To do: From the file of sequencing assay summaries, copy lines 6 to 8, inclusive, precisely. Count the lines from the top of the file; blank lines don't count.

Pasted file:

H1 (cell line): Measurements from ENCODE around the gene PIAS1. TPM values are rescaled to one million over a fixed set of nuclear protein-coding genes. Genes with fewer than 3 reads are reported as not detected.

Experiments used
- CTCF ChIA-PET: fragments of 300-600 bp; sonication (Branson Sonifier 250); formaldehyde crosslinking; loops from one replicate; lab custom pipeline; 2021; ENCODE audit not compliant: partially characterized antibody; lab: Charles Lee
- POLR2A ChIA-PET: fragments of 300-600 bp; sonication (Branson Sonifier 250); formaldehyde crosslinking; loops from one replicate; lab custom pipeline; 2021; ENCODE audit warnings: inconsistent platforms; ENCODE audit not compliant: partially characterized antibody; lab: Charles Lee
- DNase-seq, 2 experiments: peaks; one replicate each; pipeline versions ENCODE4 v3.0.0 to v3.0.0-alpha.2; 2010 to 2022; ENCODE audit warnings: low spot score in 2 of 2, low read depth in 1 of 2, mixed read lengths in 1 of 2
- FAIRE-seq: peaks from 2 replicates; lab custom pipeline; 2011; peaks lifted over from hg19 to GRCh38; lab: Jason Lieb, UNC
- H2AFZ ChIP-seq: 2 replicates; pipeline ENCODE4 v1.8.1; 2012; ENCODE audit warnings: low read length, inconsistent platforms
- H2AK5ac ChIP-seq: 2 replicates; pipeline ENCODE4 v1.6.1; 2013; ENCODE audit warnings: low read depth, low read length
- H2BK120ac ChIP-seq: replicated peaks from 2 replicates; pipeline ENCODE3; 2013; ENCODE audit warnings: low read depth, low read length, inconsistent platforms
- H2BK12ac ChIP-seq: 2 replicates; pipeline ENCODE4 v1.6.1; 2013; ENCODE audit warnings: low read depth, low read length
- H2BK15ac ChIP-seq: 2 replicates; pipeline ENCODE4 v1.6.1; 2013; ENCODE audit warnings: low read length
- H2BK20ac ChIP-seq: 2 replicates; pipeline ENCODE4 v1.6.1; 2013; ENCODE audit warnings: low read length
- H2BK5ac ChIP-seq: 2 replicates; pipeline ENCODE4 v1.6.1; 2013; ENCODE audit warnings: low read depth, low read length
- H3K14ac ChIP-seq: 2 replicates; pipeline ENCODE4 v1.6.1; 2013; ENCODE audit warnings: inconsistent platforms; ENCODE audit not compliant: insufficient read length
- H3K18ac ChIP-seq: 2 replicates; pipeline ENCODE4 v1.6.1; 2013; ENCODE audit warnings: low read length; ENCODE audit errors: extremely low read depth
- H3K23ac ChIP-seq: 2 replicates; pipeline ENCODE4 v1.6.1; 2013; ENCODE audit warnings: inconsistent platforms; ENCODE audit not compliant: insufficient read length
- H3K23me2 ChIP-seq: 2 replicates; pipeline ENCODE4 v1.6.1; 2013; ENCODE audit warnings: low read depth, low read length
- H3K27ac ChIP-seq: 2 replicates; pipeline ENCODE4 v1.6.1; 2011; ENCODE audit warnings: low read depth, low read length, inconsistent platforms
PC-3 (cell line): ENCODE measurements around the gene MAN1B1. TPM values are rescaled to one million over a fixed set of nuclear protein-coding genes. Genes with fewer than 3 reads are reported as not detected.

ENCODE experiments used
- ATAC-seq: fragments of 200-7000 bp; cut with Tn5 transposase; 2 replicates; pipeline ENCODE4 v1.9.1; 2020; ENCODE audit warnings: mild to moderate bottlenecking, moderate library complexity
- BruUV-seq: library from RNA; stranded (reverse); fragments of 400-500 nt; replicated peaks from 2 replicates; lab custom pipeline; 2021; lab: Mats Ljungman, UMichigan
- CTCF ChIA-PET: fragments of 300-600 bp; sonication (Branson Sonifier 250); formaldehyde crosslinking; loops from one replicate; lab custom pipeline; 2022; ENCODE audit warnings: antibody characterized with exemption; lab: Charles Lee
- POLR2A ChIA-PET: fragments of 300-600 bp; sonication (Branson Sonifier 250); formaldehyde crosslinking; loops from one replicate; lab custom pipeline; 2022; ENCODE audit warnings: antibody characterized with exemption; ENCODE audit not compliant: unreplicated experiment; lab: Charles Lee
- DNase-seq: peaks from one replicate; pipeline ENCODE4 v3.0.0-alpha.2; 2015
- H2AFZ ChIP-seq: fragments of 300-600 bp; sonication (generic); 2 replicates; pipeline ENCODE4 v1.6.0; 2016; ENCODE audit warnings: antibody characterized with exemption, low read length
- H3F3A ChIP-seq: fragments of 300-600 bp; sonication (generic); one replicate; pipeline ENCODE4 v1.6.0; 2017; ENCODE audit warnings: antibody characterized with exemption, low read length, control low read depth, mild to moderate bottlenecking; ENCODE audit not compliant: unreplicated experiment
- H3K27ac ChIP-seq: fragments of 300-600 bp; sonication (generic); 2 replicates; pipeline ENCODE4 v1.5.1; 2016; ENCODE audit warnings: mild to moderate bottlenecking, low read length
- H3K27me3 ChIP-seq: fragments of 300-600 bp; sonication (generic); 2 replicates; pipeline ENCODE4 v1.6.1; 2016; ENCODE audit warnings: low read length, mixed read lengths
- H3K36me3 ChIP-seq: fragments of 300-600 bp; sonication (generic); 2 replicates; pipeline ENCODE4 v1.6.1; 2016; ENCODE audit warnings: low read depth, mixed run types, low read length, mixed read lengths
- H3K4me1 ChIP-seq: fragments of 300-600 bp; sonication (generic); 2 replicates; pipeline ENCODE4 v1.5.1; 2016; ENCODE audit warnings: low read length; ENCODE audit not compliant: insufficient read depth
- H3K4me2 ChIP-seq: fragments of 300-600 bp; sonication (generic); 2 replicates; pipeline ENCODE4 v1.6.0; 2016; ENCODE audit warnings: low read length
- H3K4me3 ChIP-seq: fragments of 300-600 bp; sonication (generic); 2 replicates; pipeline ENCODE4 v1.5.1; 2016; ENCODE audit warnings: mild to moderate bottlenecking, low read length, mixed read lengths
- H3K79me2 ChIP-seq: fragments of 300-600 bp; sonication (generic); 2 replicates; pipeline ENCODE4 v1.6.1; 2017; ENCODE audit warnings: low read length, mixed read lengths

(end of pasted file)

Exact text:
- FAIRE-seq: peaks from 2 replicates; lab custom pipeline; 2011; peaks lifted over from hg19 to GRCh38; lab: Jason Lieb, UNC
- H2AFZ ChIP-seq: 2 replicates; pipeline ENCODE4 v1.8.1; 2012; ENCODE audit warnings: low read length, inconsistent platforms
- H2AK5ac ChIP-seq: 2 replicates; pipeline ENCODE4 v1.6.1; 2013; ENCODE audit warnings: low read depth, low read length